The latest OECD FDI Foreign Direct Investment trends
The OECD has just released its latest analysis of FDI, the Foreign Direct Investment trends and developments. In the first half of 2016, global FDI flows decreased by 5 % to USD 793 billion in comparison to the second half of 2015, but remained above the half-year levels observed in 2013 and 2014
Other findings include:
• Highly volatile FDI flows reached USD 513 billion in Q1 due to large flows in the US and to a lesser extent in the UK after Royal Dutch Shell bought British Gas, before dropping to USD 279 billion in Q2.
• The US remained by far the largest source of FDI worldwide, followed by China, the Netherlands (excluding investments from Special Purpose Entities) and Japan.
• Inflows to OECD countries increased by 14 % compared to the second half of 2015. However, without the increase in inflows received by the US, OECD FDI inflows would have dropped due to widespread disinvestments recorded in selected countries in Q2. Outflows from OECD countries decreased by 16 %, affected by these large disinvestments.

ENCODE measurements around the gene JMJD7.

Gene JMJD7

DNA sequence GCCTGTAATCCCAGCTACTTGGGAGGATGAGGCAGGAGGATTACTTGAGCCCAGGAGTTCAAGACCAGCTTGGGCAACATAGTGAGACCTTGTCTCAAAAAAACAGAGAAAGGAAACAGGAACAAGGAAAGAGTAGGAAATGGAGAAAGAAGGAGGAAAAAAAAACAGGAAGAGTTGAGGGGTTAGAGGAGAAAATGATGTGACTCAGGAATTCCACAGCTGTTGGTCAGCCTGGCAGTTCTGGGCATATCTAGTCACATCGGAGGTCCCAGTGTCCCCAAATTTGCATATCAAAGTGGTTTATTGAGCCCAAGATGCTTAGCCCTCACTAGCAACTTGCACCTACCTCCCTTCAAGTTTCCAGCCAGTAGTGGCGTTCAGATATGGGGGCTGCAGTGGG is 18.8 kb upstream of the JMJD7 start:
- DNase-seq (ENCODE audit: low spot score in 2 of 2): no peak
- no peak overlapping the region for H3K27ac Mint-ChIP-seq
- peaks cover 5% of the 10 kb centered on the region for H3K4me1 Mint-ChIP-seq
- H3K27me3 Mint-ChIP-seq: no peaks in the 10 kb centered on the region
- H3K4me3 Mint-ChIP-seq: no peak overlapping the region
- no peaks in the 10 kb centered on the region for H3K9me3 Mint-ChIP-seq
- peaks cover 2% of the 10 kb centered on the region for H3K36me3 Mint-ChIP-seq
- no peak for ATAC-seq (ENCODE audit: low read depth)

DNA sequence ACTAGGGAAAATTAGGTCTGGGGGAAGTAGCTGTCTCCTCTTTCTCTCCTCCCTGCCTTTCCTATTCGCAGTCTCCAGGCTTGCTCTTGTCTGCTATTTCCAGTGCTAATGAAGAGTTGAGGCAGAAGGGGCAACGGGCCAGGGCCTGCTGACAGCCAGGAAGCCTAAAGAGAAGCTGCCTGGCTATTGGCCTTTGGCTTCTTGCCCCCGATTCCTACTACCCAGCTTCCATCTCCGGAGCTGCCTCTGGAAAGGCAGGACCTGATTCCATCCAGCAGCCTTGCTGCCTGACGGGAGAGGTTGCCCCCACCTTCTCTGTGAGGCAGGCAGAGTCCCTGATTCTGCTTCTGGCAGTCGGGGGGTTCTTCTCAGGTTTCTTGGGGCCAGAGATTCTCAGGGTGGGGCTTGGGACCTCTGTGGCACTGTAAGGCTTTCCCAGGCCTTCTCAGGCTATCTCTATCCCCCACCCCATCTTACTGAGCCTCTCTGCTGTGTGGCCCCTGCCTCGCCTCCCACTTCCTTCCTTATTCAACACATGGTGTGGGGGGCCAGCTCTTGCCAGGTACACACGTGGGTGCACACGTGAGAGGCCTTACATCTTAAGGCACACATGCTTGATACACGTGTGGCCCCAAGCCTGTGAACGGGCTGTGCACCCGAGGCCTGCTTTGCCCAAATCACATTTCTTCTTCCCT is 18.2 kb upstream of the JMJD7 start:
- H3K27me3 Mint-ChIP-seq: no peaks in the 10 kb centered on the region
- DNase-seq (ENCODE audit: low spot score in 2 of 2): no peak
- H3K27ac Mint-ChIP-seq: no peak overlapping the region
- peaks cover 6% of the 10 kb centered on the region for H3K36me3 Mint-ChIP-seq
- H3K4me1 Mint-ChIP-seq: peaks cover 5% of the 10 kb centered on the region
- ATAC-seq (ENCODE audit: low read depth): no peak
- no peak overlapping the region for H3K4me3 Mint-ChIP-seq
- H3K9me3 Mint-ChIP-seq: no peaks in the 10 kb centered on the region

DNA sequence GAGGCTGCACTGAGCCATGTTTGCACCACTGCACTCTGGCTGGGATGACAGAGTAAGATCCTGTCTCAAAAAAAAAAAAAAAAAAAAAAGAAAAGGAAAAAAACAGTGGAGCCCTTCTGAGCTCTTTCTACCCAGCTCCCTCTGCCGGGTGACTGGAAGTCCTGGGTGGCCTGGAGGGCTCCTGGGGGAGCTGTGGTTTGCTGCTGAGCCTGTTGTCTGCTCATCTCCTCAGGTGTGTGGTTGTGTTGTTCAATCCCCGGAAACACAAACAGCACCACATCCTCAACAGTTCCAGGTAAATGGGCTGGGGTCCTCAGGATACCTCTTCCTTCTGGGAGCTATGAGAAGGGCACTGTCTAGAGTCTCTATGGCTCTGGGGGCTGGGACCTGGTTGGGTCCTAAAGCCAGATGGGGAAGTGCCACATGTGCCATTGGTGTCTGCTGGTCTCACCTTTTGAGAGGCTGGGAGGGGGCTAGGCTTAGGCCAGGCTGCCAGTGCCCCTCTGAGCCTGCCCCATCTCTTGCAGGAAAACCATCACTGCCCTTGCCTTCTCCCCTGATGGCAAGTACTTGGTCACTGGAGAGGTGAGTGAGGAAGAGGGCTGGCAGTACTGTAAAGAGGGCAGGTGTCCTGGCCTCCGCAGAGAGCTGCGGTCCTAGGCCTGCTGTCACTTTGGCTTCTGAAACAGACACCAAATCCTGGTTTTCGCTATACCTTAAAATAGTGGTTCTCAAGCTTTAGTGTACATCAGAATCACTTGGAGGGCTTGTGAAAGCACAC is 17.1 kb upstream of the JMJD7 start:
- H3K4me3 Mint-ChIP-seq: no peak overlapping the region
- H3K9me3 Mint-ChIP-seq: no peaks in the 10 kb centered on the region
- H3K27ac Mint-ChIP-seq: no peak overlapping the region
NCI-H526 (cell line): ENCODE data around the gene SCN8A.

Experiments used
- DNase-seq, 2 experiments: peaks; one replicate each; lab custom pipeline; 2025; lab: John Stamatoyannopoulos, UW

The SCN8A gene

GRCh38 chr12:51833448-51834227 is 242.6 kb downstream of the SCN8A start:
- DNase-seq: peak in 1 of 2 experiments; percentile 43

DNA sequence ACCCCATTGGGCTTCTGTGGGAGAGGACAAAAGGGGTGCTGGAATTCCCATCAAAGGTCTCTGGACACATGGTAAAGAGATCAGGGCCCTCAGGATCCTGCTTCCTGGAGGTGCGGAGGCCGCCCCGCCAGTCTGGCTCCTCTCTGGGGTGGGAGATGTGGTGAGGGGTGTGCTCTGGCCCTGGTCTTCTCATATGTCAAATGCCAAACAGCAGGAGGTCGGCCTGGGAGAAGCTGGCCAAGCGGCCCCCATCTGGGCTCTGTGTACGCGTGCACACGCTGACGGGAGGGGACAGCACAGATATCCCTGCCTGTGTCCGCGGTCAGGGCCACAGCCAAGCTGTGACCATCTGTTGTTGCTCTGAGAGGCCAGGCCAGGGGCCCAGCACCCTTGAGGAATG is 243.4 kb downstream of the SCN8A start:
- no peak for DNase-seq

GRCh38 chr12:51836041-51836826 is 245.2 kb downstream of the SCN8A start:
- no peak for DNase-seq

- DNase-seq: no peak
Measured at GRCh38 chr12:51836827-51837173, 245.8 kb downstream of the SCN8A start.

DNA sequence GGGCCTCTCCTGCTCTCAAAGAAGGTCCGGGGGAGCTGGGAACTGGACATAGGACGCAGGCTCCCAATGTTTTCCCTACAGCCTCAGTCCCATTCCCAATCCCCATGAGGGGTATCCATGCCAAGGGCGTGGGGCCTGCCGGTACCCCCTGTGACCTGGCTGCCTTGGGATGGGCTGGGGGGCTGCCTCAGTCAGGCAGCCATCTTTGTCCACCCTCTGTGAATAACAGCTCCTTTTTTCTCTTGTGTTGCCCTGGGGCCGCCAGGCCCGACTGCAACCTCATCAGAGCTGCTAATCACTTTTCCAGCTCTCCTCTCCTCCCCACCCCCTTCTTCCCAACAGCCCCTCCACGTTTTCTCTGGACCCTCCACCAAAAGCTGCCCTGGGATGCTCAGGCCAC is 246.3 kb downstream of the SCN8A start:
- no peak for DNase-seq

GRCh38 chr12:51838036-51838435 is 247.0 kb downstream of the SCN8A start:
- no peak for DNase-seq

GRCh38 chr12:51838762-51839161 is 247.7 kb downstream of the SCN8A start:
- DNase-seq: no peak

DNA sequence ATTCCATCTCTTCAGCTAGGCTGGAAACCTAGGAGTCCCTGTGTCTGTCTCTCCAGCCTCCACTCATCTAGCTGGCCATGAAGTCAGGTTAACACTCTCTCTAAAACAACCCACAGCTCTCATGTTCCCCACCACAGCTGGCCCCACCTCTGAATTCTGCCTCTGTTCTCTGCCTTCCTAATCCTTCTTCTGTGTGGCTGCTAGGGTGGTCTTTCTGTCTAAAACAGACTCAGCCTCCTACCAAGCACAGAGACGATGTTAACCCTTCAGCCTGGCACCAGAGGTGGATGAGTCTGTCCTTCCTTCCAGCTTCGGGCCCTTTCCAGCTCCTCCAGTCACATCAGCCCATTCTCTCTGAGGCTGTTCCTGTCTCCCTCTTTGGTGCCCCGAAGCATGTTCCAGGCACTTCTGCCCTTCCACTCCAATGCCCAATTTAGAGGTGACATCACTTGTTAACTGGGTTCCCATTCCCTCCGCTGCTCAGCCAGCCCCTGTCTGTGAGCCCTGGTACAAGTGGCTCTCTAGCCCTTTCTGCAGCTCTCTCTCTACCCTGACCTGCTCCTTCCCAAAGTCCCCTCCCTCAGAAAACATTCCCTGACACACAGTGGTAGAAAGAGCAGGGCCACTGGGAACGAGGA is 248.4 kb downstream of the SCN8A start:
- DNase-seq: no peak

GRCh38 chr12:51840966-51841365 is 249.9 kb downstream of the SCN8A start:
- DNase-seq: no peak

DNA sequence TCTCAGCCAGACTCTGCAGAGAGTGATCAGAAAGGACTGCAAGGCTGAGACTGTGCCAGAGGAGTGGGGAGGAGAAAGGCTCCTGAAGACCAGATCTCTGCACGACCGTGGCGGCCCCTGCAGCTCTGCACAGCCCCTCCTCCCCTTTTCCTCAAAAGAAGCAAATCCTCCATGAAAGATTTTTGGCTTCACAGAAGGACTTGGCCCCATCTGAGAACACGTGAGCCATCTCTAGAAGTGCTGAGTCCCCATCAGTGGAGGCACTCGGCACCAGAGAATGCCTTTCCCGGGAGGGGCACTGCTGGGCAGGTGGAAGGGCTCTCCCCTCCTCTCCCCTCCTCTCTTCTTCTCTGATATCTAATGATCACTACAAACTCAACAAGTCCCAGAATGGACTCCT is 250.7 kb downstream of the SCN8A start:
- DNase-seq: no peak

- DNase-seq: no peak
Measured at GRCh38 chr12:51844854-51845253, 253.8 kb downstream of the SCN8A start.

• FDI flows into EU countries decreased by 39 % (from USD 346 billion to USD 210 billion) and outflows decreased by 45 % (from USD 315 billion to USD 174 billion).
• FDI inflows to the G20 as a whole increased by 57 %. FDI inflows to OECD G20 economies more than doubled but were partly offset by a 28 % drop in FDI inflows to non-OECD G20 economies.
• FDI inflows in non-OECD G20 countries decreased in all economies, except in Russia, where they almost tripled (from USD 3 billion to USD 9 billion but still well below the levels seen a few years ago).
The full report is available here